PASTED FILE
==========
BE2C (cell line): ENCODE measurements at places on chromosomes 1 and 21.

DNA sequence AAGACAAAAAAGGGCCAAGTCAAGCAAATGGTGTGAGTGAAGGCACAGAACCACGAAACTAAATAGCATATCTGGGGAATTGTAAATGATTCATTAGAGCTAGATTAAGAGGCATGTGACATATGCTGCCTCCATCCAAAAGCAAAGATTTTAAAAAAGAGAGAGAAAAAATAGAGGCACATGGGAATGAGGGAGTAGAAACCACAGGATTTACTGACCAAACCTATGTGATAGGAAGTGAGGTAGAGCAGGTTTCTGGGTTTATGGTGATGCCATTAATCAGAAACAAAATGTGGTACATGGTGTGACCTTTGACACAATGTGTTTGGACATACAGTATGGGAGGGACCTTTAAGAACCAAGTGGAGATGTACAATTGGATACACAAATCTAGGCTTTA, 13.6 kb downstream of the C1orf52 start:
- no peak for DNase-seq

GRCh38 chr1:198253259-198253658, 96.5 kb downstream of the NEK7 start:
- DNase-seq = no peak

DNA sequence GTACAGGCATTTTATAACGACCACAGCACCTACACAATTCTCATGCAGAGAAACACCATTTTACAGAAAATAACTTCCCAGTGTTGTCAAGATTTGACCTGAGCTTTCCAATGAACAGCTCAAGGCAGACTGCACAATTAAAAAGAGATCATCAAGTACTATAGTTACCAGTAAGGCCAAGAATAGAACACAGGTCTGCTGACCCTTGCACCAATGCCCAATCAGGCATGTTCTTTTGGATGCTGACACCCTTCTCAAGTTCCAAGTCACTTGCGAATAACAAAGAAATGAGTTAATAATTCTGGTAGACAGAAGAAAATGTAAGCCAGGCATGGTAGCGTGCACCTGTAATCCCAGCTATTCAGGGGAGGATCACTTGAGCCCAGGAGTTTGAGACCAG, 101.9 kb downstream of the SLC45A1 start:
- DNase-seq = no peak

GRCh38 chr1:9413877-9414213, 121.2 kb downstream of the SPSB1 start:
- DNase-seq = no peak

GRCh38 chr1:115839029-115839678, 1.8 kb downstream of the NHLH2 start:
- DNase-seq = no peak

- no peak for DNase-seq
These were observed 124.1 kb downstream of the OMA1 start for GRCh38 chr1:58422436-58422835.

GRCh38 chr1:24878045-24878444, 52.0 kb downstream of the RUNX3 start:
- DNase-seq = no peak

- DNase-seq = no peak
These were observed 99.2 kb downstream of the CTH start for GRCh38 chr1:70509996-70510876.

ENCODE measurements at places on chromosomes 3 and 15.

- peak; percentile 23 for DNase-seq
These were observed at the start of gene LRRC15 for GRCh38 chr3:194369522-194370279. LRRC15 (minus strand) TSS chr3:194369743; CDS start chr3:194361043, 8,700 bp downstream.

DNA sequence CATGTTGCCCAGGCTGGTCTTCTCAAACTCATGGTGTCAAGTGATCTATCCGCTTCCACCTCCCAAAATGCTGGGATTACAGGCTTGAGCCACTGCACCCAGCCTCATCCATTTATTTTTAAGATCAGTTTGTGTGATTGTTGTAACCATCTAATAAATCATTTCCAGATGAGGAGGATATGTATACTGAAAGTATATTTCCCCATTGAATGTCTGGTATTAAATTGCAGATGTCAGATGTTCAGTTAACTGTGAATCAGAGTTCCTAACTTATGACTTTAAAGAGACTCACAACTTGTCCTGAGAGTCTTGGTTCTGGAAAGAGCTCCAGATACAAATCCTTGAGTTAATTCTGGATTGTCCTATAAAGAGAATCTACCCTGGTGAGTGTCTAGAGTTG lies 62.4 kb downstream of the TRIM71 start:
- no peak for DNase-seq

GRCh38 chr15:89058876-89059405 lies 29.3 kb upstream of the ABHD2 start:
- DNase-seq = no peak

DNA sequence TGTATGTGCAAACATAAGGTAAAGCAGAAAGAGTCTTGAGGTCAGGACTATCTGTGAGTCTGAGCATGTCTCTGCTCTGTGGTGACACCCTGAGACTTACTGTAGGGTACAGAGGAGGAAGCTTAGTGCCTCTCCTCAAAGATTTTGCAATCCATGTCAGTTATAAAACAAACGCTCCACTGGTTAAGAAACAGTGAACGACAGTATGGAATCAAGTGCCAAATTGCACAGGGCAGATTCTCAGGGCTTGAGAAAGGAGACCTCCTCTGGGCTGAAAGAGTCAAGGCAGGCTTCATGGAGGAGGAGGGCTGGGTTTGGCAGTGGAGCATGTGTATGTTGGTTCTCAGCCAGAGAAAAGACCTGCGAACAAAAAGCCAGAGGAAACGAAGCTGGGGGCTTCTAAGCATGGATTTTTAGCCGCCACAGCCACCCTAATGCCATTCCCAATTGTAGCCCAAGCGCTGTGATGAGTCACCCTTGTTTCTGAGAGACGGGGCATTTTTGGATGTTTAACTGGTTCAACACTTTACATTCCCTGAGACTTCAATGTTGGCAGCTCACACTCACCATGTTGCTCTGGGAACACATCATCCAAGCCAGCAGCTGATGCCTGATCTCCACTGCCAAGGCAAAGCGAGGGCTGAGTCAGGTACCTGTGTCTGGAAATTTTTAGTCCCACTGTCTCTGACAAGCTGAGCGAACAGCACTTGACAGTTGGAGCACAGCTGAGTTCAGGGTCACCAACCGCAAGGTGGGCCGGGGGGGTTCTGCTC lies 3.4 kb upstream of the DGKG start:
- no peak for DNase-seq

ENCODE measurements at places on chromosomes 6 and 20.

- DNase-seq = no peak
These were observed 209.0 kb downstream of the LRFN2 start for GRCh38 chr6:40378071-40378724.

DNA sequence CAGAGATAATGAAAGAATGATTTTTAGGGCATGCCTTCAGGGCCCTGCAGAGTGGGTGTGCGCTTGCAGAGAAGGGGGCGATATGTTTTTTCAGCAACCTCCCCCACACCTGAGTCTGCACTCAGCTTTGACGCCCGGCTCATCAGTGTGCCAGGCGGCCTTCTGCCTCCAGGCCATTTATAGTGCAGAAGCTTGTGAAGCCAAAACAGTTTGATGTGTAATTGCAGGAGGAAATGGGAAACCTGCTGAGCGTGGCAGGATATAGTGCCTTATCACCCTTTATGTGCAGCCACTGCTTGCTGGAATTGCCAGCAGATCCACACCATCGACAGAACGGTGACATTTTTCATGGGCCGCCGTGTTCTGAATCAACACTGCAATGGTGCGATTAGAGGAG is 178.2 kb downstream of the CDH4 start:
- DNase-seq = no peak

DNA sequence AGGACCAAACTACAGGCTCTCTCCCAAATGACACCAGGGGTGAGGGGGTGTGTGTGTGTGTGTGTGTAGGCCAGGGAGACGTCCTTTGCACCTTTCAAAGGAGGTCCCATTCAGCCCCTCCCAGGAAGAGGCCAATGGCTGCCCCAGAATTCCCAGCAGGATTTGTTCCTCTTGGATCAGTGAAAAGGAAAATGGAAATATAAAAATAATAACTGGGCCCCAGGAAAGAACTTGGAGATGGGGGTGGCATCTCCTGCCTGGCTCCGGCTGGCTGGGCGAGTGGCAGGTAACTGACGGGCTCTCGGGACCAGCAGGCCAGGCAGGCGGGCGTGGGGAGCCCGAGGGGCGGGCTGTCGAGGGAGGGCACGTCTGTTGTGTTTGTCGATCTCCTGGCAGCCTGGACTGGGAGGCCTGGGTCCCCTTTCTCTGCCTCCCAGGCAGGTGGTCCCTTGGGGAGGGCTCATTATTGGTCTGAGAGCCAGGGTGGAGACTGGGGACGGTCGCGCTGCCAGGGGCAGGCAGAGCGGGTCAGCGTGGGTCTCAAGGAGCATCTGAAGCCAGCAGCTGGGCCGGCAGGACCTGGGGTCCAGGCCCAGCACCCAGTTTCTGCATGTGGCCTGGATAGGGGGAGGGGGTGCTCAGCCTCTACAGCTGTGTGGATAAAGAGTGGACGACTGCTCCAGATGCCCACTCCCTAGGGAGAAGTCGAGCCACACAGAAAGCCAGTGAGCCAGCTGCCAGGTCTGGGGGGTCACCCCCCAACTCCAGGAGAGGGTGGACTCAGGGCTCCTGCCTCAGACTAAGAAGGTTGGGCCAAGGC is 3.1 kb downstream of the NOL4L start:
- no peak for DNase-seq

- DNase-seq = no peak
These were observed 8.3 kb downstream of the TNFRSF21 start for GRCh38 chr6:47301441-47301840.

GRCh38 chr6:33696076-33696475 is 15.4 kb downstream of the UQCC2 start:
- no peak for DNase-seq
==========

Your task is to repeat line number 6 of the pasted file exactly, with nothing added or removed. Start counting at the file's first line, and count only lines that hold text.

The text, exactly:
DNA sequence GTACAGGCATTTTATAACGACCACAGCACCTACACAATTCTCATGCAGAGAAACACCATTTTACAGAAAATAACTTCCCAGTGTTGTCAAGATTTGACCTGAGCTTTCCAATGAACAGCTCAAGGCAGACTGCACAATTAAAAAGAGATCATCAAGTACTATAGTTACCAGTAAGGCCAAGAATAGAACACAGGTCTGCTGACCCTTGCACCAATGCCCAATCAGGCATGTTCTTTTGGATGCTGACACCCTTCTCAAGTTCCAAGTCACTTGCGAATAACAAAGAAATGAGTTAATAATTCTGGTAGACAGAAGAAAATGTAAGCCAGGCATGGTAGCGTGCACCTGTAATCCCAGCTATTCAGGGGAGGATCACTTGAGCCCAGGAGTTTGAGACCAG, 101.9 kb downstream of the SLC45A1 start: